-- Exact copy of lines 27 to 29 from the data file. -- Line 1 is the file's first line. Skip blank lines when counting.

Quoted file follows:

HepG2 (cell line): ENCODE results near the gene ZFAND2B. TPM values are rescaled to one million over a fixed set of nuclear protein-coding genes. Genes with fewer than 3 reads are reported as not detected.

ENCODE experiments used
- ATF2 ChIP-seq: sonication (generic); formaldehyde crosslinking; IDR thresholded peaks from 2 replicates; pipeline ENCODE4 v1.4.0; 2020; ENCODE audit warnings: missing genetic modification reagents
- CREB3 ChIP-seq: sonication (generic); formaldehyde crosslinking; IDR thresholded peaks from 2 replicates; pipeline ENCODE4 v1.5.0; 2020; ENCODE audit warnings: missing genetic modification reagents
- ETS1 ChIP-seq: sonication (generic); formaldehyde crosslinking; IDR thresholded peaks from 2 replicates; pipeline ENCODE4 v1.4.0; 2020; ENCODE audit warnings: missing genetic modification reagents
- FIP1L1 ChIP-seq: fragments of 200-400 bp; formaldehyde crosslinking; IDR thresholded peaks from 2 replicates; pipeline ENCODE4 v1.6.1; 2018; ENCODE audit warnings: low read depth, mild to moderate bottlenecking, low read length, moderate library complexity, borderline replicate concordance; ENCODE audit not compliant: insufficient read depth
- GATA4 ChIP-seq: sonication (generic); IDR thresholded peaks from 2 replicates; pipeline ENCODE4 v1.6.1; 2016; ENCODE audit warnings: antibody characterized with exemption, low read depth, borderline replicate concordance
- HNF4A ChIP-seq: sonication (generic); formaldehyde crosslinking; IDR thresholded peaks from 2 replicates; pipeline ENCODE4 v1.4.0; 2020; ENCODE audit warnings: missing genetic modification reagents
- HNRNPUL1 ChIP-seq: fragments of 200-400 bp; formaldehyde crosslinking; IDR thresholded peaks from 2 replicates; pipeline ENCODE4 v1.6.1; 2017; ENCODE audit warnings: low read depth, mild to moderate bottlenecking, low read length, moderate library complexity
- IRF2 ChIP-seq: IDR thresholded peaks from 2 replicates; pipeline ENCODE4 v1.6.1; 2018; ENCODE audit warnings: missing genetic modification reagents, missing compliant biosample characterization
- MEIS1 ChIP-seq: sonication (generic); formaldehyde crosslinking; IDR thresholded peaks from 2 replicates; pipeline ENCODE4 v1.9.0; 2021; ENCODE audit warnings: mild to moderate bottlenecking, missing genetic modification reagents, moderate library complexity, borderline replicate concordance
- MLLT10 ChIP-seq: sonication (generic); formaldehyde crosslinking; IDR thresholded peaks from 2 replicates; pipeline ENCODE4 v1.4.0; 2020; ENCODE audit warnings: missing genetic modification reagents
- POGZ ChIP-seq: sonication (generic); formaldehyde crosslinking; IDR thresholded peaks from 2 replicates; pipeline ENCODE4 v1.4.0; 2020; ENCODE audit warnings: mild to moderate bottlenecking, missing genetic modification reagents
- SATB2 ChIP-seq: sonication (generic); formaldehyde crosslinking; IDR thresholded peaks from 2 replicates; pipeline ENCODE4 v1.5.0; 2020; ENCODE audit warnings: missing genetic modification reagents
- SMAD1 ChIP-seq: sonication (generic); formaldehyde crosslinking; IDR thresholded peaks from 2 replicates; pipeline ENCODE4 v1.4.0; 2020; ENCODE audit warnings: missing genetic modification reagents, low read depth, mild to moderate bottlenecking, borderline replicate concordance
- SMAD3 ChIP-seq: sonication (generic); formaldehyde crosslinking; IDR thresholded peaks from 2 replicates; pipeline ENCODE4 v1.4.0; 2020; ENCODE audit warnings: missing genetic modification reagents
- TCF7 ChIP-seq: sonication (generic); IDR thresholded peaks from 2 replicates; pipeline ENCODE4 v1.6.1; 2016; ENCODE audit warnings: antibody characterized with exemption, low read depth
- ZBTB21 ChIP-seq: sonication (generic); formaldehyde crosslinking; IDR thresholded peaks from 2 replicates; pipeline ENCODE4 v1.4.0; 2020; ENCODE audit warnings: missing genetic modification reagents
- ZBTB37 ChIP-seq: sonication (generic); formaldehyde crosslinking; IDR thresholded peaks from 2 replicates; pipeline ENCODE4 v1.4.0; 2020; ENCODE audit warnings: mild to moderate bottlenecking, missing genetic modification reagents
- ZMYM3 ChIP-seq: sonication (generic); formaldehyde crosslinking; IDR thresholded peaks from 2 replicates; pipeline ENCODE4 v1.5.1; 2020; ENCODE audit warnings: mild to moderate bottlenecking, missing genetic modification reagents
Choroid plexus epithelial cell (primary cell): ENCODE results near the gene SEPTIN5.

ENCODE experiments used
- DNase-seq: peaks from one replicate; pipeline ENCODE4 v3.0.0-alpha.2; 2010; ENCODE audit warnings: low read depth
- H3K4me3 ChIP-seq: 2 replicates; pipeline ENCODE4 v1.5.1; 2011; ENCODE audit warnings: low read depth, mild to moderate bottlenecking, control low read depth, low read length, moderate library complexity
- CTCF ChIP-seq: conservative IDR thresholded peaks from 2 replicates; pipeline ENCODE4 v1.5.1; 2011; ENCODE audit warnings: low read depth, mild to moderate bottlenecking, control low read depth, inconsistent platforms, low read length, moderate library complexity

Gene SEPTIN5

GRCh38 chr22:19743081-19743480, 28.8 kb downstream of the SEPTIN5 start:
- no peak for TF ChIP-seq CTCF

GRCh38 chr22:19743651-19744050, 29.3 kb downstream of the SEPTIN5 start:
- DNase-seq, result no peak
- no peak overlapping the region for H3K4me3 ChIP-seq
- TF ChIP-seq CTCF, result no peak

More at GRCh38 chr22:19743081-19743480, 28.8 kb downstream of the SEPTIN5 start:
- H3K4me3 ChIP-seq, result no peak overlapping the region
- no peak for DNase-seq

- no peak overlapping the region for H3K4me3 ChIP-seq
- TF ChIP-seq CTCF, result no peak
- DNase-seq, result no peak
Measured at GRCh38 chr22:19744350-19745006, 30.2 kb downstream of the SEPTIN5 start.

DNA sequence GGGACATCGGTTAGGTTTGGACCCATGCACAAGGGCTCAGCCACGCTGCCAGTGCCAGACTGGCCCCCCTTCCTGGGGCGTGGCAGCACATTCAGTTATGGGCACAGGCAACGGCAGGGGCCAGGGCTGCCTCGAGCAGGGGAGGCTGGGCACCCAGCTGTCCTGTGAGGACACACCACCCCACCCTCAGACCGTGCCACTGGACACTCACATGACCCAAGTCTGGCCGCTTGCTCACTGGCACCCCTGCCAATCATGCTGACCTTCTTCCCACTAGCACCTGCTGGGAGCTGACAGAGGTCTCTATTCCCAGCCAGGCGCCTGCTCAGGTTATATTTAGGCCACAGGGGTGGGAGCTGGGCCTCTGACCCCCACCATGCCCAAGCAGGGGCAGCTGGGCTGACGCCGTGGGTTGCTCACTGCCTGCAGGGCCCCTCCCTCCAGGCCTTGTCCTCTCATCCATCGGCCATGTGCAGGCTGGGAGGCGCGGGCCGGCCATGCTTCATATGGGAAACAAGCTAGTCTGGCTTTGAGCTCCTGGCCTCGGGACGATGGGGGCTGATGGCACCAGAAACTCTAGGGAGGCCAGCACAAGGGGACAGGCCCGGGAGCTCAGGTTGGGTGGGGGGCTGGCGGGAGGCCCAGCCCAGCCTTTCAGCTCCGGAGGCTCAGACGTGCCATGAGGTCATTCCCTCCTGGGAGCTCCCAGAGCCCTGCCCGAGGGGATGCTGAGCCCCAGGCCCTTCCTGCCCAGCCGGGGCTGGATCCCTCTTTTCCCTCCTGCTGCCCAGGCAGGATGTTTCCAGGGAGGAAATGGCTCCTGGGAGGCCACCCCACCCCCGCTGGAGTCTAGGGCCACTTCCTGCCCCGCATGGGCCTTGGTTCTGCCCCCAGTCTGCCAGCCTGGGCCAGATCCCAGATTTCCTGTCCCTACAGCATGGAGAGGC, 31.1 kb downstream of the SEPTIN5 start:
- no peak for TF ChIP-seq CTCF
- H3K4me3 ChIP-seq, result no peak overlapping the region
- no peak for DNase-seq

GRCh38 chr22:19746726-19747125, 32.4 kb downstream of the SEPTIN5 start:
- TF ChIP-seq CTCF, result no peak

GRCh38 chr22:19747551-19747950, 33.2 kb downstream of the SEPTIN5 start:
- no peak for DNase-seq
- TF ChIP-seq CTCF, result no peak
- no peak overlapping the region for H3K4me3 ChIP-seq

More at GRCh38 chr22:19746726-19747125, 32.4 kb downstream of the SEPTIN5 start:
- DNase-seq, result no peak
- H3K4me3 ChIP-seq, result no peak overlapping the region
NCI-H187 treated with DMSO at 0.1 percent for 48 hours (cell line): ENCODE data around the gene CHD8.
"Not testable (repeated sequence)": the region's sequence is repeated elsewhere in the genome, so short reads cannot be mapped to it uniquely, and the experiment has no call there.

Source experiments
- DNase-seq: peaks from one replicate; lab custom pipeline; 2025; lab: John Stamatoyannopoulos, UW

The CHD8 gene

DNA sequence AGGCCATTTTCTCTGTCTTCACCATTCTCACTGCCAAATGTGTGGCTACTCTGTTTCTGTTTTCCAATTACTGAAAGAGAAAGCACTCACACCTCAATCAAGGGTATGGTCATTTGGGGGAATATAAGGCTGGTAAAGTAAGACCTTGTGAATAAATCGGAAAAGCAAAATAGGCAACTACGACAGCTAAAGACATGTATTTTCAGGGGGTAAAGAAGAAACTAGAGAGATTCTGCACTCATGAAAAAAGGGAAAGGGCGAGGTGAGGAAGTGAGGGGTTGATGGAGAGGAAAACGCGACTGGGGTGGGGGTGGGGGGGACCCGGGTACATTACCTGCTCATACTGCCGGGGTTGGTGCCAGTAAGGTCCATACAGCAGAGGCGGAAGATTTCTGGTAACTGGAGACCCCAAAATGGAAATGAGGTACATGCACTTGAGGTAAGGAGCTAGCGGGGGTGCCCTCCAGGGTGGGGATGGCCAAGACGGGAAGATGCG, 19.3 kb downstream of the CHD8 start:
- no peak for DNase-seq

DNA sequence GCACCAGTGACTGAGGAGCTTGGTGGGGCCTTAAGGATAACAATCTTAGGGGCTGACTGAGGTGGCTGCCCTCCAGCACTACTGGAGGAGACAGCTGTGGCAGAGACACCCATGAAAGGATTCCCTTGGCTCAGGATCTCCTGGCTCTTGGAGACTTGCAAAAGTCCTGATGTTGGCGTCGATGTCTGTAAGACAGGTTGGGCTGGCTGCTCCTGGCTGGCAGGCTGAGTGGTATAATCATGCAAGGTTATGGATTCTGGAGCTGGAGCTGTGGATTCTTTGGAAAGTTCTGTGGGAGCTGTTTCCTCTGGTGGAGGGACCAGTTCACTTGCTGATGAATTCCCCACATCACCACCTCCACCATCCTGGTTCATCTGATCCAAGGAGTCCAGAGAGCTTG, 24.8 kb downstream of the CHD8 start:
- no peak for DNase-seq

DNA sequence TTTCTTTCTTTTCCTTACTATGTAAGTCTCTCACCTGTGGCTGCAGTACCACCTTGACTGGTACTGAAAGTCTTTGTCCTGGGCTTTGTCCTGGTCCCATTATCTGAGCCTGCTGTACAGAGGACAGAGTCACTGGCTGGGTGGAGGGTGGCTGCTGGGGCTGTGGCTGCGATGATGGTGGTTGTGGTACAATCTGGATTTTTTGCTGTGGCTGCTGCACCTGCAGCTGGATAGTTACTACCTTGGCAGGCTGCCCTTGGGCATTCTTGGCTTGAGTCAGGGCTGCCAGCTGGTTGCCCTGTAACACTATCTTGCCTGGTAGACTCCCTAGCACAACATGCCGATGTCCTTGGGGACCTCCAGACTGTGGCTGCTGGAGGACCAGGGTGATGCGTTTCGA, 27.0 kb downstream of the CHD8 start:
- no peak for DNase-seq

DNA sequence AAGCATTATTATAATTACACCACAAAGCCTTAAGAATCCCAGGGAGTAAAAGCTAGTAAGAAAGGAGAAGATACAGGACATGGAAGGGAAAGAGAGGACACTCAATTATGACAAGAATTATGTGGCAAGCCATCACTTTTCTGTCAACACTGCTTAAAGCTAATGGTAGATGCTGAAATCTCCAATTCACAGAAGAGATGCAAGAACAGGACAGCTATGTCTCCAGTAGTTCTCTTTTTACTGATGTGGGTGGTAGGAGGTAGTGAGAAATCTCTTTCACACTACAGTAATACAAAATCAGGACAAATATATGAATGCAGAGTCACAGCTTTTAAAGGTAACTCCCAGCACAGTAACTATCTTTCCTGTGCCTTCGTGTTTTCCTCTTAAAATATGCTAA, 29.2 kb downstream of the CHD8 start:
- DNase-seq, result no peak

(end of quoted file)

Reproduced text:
GRCh38 chr22:19743081-19743480, 28.8 kb downstream of the SEPTIN5 start:
- no peak for TF ChIP-seq CTCF

GRCh38 chr22:19743651-19744050, 29.3 kb downstream of the SEPTIN5 start: